Note that if the purchaser has sold a previous main residence within 18 months before the day of the transaction and the transaction is a purchase of a new main residence, the purchaser will be considered to be replacing a main residence. Whether or not a property constitutes a ‘main residence’ will be determined according to the facts.

Where it is intended that the second property will replace the main residence but the main residence has not yet been sold, the transaction will be subject to SDLT at the higher rates but a refund will be given if the original residence is sold within 18 months of the transaction.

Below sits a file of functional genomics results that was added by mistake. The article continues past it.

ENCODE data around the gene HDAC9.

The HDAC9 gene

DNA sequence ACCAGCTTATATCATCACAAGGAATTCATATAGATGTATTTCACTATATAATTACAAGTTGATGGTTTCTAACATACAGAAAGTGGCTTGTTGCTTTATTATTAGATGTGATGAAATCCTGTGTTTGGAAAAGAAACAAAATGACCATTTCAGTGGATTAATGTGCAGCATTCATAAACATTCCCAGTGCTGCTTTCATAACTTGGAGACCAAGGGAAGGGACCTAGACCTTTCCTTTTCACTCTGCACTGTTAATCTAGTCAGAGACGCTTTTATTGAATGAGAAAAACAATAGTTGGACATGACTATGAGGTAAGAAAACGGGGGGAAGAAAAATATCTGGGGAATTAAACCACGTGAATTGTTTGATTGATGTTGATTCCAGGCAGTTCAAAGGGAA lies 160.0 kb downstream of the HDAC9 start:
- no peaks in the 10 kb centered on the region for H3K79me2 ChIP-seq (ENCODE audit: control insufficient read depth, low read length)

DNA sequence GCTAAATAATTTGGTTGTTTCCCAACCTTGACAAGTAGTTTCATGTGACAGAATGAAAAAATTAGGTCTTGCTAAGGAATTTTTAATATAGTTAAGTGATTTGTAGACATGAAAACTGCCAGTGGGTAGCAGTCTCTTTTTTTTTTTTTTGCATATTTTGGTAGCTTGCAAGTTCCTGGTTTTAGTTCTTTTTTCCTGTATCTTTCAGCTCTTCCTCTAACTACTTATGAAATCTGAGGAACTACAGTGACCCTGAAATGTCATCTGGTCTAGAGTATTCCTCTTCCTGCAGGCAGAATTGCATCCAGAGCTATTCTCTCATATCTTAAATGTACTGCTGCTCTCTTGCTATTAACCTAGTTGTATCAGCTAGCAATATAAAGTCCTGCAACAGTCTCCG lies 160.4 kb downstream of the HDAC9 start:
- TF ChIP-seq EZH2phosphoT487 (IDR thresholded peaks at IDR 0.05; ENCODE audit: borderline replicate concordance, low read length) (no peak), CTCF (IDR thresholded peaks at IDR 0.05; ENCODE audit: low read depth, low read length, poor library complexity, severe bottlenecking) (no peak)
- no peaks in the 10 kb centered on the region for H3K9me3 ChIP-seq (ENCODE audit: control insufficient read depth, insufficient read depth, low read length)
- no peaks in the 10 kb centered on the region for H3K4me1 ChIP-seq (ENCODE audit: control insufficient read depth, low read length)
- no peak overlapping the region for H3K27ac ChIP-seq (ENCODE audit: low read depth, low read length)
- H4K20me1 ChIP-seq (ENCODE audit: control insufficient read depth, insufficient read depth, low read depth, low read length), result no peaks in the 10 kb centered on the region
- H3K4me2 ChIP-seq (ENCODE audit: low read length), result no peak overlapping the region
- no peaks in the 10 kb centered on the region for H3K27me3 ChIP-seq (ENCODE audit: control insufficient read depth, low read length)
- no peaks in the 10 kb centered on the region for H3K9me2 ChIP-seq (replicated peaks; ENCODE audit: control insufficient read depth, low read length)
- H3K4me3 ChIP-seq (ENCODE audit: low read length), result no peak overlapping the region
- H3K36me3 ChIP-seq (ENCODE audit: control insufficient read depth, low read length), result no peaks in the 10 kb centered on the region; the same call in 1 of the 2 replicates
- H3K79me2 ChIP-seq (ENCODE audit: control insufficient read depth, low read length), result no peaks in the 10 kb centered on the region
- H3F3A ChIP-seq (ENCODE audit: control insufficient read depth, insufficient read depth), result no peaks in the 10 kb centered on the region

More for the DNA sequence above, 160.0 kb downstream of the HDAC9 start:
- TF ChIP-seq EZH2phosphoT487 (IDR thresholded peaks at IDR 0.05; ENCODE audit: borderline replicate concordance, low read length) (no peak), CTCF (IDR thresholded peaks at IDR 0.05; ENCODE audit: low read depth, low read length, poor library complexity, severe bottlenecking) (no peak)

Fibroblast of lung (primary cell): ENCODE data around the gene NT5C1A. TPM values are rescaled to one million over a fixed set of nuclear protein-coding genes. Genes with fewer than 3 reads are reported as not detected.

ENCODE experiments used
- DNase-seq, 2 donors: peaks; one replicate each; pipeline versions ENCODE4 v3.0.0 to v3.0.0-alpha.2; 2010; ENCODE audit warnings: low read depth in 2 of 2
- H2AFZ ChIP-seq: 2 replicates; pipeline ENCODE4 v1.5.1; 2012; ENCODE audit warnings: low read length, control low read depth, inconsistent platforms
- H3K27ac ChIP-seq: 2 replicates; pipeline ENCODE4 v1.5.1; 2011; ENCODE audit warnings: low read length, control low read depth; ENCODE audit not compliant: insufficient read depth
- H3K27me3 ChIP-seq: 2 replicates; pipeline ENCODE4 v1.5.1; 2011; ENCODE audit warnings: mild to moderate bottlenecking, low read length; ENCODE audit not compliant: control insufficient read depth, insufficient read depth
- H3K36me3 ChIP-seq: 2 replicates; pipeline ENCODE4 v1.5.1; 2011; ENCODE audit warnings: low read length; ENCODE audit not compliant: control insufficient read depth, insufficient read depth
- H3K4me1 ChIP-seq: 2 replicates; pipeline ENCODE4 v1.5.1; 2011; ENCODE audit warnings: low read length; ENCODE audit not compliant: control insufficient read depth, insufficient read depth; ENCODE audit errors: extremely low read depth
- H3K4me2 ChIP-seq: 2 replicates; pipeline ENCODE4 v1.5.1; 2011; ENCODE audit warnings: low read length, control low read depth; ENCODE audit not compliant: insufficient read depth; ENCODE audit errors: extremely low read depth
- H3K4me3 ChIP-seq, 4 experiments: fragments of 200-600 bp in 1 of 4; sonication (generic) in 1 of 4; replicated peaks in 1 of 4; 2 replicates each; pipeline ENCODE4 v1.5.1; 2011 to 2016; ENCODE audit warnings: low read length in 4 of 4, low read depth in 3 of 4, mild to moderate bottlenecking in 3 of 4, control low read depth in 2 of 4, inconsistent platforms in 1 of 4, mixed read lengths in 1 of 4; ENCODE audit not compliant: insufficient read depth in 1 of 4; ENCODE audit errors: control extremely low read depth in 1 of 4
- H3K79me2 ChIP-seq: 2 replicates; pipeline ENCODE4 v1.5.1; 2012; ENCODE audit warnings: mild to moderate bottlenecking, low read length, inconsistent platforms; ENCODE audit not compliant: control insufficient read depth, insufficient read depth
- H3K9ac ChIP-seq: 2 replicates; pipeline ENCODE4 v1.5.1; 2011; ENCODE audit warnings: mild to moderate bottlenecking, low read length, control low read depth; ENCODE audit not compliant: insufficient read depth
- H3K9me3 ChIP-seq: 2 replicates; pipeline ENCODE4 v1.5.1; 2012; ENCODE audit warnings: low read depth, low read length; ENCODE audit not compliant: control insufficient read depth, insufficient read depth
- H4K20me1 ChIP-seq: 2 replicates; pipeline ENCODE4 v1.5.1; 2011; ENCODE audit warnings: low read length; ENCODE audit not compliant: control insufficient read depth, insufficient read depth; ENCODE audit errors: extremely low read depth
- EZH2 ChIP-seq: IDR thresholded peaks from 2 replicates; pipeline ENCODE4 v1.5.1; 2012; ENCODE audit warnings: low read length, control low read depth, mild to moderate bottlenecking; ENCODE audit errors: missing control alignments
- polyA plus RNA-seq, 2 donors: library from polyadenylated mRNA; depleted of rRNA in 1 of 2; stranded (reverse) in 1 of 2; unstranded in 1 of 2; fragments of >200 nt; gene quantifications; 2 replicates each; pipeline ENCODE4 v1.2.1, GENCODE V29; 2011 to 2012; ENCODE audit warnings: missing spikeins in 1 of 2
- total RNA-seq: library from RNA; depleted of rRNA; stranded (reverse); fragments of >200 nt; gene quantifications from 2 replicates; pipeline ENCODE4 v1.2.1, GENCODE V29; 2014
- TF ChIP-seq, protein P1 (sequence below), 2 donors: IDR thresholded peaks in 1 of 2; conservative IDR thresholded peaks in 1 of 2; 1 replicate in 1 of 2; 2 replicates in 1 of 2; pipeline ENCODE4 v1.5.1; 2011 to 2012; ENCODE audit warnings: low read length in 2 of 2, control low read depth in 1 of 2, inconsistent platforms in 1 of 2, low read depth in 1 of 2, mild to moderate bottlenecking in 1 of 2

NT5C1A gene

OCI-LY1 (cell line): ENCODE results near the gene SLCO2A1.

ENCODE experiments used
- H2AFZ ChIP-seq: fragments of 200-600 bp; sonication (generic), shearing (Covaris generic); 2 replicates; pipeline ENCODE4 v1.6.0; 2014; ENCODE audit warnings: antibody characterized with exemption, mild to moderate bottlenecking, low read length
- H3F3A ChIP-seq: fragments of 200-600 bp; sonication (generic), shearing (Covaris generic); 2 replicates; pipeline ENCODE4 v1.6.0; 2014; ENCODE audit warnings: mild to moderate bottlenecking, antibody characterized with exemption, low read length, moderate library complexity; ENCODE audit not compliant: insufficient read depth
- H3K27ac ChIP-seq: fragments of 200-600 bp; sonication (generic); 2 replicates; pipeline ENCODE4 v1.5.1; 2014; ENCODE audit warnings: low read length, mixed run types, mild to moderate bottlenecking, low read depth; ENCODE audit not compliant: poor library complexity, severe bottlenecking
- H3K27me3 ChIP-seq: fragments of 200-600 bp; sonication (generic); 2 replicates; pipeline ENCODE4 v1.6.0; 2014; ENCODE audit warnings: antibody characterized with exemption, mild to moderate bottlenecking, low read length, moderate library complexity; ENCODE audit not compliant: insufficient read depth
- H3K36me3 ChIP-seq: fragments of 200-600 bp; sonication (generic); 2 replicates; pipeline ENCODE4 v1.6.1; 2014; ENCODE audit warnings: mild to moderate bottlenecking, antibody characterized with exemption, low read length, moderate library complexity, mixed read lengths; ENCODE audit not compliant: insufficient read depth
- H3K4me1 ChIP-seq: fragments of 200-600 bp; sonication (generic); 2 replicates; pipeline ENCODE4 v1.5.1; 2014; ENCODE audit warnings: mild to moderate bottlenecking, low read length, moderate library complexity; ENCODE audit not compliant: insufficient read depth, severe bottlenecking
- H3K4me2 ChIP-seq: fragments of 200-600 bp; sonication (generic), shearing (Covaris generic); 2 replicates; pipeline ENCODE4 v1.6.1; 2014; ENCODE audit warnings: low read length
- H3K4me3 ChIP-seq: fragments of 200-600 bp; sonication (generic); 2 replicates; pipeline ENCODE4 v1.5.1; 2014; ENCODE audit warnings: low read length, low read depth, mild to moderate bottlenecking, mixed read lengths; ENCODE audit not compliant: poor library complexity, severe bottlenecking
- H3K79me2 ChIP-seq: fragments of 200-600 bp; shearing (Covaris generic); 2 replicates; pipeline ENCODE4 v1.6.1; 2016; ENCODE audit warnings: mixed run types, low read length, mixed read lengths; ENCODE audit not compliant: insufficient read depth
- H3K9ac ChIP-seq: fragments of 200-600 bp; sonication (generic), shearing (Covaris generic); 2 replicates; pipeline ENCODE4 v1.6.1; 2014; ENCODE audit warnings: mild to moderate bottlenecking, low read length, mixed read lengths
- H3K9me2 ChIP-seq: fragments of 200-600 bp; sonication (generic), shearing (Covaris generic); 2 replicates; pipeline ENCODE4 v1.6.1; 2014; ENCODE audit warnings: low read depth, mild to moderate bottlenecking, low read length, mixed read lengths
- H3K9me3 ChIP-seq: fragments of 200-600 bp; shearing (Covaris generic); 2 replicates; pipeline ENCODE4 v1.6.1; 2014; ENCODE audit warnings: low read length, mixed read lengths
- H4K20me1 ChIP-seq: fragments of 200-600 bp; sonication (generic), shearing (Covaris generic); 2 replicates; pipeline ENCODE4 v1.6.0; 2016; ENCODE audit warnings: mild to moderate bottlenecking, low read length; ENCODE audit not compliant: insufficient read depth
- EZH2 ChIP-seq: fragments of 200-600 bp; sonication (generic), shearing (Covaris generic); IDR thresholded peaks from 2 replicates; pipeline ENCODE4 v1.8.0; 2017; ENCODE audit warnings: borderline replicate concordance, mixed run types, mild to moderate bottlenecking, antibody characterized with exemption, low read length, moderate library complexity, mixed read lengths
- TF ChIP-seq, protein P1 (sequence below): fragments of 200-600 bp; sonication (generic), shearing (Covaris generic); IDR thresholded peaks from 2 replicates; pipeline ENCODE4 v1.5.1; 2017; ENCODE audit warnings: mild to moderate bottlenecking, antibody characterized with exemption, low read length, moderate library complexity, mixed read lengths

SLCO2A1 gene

Both inherited property as well as property owned overseas will be relevant in determining the number of properties owned at the end of the day of the transaction where the new property is situated in England, Wales or Northern Ireland. Where the new property is located overseas, SDLT will not of course be payable on the purchase (although instead it may be liable for any property transactions tax in that jurisdiction).

The new rates

The higher rates will be 3 percentage points above the current SDLT residential rates and will be charged on the portion of the value of the property that falls into each band as follows:

Band Existing residential SDLT rates New additional property SDLT rates
£0 – £125k 0% 3%
£125k – £250k 2% 5%
£250k – £925k 5% 8%
£925k – £1.5m 10% 13%
£1.5m + 12% 15%

 

Example

An additional residential property is purchased for £200,000. SDLT is calculated as follows: